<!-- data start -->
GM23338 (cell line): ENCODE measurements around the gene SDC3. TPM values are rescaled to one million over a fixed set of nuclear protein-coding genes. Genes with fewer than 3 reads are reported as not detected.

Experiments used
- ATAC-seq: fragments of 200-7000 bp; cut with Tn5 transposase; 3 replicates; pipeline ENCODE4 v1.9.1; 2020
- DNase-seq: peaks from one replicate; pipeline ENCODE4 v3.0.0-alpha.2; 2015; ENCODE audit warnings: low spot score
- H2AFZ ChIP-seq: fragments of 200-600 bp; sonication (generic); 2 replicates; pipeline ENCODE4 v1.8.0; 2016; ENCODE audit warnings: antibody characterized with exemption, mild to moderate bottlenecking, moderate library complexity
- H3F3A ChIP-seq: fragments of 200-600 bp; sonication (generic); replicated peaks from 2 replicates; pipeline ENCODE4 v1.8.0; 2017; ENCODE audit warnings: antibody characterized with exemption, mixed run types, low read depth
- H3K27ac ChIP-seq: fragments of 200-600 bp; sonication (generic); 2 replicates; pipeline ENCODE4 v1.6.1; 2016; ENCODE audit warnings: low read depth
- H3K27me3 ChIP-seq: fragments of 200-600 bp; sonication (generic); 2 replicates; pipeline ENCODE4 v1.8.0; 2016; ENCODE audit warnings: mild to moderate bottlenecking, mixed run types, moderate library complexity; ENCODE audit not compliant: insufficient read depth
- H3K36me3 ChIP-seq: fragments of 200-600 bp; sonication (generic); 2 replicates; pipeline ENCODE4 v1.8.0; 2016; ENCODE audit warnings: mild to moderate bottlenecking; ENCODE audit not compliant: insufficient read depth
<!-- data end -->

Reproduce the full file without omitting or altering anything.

GM23338 (cell line): ENCODE measurements around the gene SDC3. TPM values are rescaled to one million over a fixed set of nuclear protein-coding genes. Genes with fewer than 3 reads are reported as not detected.

Experiments used
- ATAC-seq: fragments of 200-7000 bp; cut with Tn5 transposase; 3 replicates; pipeline ENCODE4 v1.9.1; 2020
- DNase-seq: peaks from one replicate; pipeline ENCODE4 v3.0.0-alpha.2; 2015; ENCODE audit warnings: low spot score
- H2AFZ ChIP-seq: fragments of 200-600 bp; sonication (generic); 2 replicates; pipeline ENCODE4 v1.8.0; 2016; ENCODE audit warnings: antibody characterized with exemption, mild to moderate bottlenecking, moderate library complexity
- H3F3A ChIP-seq: fragments of 200-600 bp; sonication (generic); replicated peaks from 2 replicates; pipeline ENCODE4 v1.8.0; 2017; ENCODE audit warnings: antibody characterized with exemption, mixed run types, low read depth
- H3K27ac ChIP-seq: fragments of 200-600 bp; sonication (generic); 2 replicates; pipeline ENCODE4 v1.6.1; 2016; ENCODE audit warnings: low read depth
- H3K27me3 ChIP-seq: fragments of 200-600 bp; sonication (generic); 2 replicates; pipeline ENCODE4 v1.8.0; 2016; ENCODE audit warnings: mild to moderate bottlenecking, mixed run types, moderate library complexity; ENCODE audit not compliant: insufficient read depth
- H3K36me3 ChIP-seq: fragments of 200-600 bp; sonication (generic); 2 replicates; pipeline ENCODE4 v1.8.0; 2016; ENCODE audit warnings: mild to moderate bottlenecking; ENCODE audit not compliant: insufficient read depth